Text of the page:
The difference between the recruiter's pitch and what he has heard from his home state was not lost on Patrick. He's kept up on the rising tuition and enrollment limitations at state schools and is seriously considering leaving California for college.

"If all these out-of-state colleges are looking for me and want me to go to their college, and the California colleges are just like, 'eh' — they don't really care — I would rather go to the ones that really want me, that will pay me to go to their college," he said.

Kendall Williams, a senior at Mayfair, had his heart set on attending Cal Poly, San Luis Obispo next fall. He and nearly 37,000 others applied.

With good grades and an interest in science, the school seemed to be a perfect fit. He was rejected. Just 11,533 made the cut. "I was really shocked," he said. "I really didn't think I wouldn't get accepted."

He soon began receiving emails from Northern Arizona University, asking him to apply. His friends encouraged him to look at Arizona State University as well.

Quickly accepted to both, he visited the campuses with his family. He chose Northern Arizona on the spot.

"It's a small campus and the professors are a lot more personal with their students," Kendall said. "And it's not too much more expensive than California schools."

By taking advantage of a program called Western Undergraduate Exchange that gives students from select states lower out-of-state tuition — which will remain the same all four years — as well as scholarship money and lower housing costs, the price tag will be comparable to attending a Cal State school and cheaper than attending a University of California school, said Christina Williams, his mother and a teacher at Mayfair.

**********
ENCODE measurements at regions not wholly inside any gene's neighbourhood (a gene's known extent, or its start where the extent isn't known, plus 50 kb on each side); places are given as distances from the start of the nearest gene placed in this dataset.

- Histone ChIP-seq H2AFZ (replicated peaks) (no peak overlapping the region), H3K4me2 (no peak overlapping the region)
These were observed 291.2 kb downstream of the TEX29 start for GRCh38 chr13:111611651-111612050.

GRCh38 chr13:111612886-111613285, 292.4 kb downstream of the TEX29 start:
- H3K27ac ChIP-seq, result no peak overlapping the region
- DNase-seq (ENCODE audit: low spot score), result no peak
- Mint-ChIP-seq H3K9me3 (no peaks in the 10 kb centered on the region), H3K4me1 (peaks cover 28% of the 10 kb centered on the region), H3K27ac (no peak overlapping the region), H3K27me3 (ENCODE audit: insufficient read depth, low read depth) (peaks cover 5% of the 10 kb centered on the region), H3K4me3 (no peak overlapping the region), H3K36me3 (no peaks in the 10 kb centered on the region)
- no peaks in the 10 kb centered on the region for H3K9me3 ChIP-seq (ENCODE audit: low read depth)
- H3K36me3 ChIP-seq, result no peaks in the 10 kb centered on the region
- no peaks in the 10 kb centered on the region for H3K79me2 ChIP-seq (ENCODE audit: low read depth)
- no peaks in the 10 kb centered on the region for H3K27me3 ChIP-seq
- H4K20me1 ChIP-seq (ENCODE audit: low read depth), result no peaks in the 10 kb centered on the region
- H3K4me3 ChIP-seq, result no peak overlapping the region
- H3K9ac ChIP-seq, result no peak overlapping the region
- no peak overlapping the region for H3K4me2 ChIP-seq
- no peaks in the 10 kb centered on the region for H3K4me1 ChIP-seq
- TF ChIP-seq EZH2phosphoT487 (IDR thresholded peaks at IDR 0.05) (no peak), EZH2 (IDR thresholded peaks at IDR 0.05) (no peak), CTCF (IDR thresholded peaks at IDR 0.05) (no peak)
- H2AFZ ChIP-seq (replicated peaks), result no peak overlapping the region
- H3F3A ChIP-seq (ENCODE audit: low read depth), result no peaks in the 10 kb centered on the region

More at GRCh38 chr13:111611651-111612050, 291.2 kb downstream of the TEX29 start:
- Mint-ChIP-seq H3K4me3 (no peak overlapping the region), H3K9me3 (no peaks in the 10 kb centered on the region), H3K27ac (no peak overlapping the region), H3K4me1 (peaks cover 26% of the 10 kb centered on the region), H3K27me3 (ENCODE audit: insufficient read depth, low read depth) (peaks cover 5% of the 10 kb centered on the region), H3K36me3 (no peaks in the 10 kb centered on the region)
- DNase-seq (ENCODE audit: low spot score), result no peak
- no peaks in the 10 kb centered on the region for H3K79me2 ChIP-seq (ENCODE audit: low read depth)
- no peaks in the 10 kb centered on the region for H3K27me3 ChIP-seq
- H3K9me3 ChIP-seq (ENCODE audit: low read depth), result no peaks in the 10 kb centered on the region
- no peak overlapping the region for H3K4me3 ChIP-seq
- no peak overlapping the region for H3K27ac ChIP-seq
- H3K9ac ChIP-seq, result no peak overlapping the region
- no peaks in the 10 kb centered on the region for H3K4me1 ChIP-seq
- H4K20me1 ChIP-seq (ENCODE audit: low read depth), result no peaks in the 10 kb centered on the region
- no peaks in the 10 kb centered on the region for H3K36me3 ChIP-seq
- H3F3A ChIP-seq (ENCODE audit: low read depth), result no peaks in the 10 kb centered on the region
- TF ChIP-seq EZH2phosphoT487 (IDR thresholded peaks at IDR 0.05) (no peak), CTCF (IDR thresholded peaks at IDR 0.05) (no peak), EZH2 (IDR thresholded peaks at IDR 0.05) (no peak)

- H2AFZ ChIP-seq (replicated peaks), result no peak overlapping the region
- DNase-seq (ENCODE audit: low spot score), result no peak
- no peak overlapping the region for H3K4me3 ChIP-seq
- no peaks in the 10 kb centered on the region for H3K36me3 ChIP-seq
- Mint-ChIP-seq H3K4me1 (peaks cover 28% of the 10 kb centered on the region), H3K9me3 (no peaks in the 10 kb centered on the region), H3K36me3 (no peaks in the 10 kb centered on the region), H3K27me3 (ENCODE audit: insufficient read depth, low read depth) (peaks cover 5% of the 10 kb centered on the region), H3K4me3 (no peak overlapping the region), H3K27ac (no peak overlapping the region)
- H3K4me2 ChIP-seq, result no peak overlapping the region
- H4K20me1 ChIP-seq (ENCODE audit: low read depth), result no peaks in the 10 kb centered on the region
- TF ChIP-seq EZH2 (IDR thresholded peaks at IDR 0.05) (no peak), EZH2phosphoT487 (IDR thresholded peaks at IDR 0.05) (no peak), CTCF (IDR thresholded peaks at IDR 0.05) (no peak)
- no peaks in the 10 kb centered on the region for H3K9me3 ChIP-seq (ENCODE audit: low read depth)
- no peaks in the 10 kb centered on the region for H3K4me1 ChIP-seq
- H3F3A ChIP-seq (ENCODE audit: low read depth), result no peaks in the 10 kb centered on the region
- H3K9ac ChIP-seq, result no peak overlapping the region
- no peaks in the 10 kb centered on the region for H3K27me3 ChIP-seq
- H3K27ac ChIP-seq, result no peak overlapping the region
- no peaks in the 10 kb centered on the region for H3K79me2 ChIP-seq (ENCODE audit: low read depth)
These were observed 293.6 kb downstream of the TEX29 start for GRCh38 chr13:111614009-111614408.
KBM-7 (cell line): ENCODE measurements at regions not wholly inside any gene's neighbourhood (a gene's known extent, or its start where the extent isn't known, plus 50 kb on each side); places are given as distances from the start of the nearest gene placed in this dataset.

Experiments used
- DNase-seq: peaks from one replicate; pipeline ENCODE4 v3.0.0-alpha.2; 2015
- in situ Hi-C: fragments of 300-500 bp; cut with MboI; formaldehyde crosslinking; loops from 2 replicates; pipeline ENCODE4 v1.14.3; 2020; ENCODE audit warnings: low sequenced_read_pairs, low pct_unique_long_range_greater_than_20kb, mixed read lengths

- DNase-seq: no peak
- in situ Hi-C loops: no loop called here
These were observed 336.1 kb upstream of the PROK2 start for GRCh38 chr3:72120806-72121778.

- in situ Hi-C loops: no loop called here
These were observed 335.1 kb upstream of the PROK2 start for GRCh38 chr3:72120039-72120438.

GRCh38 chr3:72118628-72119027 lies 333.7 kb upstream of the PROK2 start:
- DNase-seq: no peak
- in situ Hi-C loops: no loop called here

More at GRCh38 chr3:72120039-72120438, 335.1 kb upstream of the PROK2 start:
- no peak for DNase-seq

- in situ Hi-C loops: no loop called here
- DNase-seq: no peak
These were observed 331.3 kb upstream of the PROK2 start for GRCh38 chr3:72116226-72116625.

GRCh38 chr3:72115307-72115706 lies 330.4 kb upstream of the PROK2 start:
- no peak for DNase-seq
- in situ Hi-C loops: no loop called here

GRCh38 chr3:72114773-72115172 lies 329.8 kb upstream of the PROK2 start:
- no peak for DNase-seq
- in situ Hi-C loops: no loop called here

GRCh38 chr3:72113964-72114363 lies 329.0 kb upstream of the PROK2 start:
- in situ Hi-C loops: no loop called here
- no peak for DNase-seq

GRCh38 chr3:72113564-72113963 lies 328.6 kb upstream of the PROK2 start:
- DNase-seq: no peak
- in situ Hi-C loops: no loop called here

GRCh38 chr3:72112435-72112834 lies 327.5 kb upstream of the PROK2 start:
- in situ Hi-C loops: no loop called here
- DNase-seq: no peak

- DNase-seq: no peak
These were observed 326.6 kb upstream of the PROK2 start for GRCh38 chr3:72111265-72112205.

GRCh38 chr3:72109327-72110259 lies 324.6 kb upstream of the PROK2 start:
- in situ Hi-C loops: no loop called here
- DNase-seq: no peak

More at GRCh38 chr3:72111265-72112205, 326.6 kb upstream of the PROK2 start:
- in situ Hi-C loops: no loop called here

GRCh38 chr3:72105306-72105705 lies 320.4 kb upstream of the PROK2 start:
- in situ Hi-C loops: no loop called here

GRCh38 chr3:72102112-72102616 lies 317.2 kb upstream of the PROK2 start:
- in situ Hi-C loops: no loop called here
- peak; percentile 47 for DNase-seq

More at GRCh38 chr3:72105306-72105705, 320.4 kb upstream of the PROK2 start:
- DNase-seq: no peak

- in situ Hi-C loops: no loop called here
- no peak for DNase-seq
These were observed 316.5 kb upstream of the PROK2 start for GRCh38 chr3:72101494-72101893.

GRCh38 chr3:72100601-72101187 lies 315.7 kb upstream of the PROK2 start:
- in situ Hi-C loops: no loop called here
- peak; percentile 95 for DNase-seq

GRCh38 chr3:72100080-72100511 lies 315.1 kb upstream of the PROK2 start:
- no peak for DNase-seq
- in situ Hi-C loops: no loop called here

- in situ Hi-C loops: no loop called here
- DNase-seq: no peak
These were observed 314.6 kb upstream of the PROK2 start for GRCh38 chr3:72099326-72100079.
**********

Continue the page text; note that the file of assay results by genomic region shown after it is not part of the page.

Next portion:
The Cal State system may have to freeze enrollment at some campuses in spring 2013 and put applicants on wait lists for the following fall if a tax measure on the November ballot fails and the system faces more cuts.

A recent study by the Public Policy Institute of California found that the share of the state's high-school graduates enrolling in UC and Cal State schools dropped by one-fifth — from about 22 percent in 2007 to less than 18 percent in 2010. The report also found that the number of Californians leaving the state for college was increasing.

Thompson, of the University of Oregon, said that his school does not poach these students, but rather that the troubles in California encourage families to consider out-of-state options. Once they learn about his university, he said, it sells itself.

The beneficiaries of this trend, both those who leave the state and those who come in, are students with families who can foot the bill, said Patrick Callan, president of the nonprofit Higher Education Policy Institute in San Jose. "It creates even more advantages for students who have money," he said.

One of the goals of the California Master Plan for Higher Education, adopted in 1960, was to signal to California students that if they got good grades and scored well on tests, they would be able to enroll in one of the state's public universities, Callan said.

"Now we're saying, if you do all that and the economy is doing well and we're getting money — then we might have a space," he said. "That's a different message."


Charity making splash thanks to donation of recycled paint - Nottingham Evening Post

A COLWICK charity has received a paint recycling scheme's 10,000th litre for reuse.

Stride, the trading arm of charity SHARP, collected the paint as part of a scheme run by Notts County Council and waste contractor Veolia Environmental Services.

The charity employs youngsters for 12 months and helps them to gain NVQ qualifications in painting, decorating and construction, as well as other areas including hairdressing and catering.

Young people on the charity's painting and decorating course have been using the recycled paint at the Stride base in Daleside Road.

The Community Repaint Nottinghamshire scheme was launched in 2010. The scheme accepts unwanted paint from the public at household waste recycling centres in Worksop and Calverton, and gives it to community groups and charities.

To find out more visit /community repaint.